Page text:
So I studied up, took the LSAT, and scored well enough to attract attention from colleges. I was considering where to apply when my agent called to say he’d sold my first book. That was the private eye novel Detective, that would later go on to be nominated for the Edgar and Shamus awards.

While I was thrilled, PI books were actually not my first love.

I grew up on Erle Stanley Gardner. My parents were both English lit teachers, and after a hard day of slogging through the classics, they would rush home, put their feet up, and whip out the latest Perry Mason murder mystery. As a ten-year-old child I was intrigued by this phenomenon, so I read one. It was fantastic. Since then I have read all of them, many times.

When Gardner died it was like a personal blow. In 1973 I began writing a Perry Mason book, and applied to Gardner’s widow for permission to use the characters. She refused, saying no one but her husband could ever write Perry Mason. Unfortunately, by the time she got back to me I was already 150 pages into The Case of the Anonymous Client, but I complied with her wishes, set the manuscript aside, and did not think of it again.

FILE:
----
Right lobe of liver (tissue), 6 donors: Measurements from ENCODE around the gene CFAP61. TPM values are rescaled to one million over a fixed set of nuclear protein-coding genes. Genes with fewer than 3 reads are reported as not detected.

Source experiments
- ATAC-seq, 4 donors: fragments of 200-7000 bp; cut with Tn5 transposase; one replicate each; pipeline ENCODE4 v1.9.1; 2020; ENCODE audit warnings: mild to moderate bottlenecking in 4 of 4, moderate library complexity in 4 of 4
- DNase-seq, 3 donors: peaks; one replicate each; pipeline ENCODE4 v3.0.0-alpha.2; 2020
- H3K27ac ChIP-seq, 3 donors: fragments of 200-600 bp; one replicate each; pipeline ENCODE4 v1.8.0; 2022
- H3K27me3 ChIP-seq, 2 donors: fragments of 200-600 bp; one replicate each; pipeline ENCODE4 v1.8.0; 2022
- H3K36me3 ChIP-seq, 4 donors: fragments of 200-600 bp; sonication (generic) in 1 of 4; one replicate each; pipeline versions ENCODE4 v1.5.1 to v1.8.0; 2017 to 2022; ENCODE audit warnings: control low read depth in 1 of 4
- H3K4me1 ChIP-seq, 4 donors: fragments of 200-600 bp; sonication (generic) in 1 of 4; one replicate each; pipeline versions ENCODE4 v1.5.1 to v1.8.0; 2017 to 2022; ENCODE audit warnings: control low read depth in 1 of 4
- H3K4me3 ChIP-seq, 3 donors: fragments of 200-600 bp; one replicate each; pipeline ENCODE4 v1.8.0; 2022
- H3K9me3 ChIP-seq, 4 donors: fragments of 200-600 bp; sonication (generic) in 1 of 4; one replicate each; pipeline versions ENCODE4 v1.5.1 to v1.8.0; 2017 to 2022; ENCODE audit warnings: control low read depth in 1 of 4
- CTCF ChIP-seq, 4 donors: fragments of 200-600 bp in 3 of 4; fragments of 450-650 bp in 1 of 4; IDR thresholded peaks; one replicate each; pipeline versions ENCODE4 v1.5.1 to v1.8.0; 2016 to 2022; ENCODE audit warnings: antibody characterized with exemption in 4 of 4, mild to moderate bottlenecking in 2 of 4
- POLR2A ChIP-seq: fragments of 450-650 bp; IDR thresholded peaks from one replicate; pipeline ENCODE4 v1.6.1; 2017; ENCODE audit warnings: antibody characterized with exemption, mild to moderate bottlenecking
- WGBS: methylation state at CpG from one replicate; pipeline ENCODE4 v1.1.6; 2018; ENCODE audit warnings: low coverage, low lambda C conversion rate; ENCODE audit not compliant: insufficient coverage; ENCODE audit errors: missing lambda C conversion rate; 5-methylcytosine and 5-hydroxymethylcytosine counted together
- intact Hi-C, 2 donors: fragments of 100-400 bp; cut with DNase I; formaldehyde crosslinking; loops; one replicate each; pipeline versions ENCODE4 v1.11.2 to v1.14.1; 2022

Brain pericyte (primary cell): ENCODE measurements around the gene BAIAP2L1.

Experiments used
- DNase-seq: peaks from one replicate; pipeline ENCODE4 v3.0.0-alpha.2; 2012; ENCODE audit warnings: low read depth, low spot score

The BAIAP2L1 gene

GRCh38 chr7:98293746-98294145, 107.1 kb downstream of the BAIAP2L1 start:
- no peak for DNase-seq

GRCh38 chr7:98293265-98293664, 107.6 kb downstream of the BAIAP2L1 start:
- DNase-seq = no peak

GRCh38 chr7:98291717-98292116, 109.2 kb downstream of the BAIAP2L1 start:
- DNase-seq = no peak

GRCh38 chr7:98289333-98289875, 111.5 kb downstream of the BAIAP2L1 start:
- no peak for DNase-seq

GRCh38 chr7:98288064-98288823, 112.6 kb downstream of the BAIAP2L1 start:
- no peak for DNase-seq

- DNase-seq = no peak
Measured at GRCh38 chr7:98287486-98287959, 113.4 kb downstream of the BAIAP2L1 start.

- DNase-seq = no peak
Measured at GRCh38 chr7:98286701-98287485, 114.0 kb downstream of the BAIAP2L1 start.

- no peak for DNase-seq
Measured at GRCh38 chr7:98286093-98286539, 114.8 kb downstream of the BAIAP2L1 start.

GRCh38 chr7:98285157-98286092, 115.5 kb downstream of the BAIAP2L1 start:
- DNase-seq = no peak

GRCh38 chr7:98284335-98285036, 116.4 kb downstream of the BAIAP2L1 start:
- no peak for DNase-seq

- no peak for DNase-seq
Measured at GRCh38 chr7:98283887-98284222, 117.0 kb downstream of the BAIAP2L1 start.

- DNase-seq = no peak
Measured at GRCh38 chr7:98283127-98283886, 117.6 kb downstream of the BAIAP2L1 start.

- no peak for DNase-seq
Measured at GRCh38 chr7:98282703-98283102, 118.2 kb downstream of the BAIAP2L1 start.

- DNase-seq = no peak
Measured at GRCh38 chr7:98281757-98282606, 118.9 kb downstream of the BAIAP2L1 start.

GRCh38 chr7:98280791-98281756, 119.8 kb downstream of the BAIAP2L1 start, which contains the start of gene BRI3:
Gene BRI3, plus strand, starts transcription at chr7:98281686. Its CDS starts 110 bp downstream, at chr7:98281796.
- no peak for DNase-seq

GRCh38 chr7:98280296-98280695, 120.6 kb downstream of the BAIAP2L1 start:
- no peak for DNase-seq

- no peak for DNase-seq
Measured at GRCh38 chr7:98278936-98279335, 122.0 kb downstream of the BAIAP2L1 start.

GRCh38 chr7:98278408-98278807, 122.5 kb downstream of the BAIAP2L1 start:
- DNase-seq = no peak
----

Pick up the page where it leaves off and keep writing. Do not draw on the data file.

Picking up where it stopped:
Until I got published. Then it occurred to me I could finish the book. But not as a Perry Mason, since I still couldn’t use the characters. And it couldn’t be the first book in a series, since the plot required that the lawyer be an established character when the book began. But I had a screenplay called The Baxter Trust about a young hippie lawyer named Steve Winslow, left over from my screen writing days. I wrote that up as a novel, got a two book deal, and the second book in the series, The Anonymous Client, was the Perry Mason book I’d started 15 years before. It came out in 1989 (under the pen name J.P. Hailey) and sat on the shelf in Barnes and Noble right next to The Case of Too Many Murders, a Perry Mason mystery by Thomas Chastain, published with the consent of Gardner’s widow.